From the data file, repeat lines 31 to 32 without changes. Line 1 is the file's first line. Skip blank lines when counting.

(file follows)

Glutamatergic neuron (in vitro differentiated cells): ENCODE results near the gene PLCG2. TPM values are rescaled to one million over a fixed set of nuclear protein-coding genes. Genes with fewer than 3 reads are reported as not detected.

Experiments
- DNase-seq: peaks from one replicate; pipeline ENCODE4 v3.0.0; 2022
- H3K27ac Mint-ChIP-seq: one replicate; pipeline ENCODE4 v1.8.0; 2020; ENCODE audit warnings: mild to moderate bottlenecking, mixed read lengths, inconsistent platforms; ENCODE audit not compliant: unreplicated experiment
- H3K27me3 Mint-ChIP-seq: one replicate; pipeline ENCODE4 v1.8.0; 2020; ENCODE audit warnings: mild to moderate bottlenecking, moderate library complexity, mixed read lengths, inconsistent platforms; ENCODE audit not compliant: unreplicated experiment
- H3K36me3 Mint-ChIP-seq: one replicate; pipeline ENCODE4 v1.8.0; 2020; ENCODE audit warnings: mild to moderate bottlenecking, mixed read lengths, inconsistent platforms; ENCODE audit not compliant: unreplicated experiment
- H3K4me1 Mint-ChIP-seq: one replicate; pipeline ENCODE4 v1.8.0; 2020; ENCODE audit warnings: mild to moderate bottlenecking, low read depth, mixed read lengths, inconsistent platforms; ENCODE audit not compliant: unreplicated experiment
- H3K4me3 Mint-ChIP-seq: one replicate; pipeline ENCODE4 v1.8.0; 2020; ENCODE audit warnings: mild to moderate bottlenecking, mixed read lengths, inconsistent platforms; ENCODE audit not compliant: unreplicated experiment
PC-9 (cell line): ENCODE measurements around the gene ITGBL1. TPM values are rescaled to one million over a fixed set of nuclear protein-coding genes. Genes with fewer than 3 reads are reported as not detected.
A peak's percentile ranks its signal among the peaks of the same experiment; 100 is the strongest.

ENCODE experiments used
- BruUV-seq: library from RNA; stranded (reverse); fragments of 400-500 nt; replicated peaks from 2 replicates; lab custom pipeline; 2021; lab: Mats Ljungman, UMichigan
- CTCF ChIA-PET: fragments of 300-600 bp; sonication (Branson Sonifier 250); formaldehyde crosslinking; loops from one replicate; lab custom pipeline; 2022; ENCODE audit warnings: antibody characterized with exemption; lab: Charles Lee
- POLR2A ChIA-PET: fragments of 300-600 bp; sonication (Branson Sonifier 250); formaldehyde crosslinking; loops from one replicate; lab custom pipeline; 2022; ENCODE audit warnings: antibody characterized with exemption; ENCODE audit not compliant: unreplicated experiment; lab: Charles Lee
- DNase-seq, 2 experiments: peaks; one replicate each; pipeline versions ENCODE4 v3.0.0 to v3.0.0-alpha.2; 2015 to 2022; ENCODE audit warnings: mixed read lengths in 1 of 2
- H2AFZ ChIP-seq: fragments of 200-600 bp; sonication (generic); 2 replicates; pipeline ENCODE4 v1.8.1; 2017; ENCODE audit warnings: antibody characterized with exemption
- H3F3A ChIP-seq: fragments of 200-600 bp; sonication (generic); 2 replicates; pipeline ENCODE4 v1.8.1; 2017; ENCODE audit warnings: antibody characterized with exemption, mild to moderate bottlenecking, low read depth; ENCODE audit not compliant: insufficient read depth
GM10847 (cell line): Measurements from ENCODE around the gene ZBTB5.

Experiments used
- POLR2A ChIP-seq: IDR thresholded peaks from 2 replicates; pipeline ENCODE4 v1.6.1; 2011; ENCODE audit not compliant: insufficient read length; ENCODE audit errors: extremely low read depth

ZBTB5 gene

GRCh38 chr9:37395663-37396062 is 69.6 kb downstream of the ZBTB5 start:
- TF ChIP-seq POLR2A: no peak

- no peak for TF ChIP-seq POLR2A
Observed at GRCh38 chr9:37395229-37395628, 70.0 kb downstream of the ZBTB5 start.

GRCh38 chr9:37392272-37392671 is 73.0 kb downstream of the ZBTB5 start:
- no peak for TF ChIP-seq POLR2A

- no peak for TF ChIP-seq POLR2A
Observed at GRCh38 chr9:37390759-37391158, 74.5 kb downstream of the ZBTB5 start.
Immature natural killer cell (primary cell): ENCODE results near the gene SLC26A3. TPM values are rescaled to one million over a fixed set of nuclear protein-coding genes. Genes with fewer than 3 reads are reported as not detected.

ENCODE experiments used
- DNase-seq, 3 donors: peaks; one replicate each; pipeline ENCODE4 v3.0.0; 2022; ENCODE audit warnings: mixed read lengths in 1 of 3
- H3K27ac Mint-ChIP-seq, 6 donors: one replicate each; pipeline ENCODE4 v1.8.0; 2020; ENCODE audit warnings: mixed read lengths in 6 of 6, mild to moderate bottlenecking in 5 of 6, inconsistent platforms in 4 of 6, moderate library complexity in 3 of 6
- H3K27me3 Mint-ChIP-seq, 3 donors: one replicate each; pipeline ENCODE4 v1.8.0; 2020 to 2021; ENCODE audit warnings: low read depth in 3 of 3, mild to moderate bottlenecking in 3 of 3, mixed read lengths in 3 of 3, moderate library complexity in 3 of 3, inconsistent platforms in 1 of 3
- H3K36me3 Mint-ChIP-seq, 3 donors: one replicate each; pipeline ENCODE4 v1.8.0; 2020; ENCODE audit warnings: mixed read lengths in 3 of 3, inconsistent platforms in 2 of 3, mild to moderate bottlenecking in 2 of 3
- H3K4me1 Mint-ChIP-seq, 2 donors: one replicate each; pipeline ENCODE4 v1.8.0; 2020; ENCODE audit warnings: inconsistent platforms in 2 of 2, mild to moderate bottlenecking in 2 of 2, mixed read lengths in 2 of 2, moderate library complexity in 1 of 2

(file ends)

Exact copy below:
ENCODE experiments used
- DNase-seq, 3 donors: peaks; one replicate each; pipeline ENCODE4 v3.0.0; 2022; ENCODE audit warnings: mixed read lengths in 1 of 3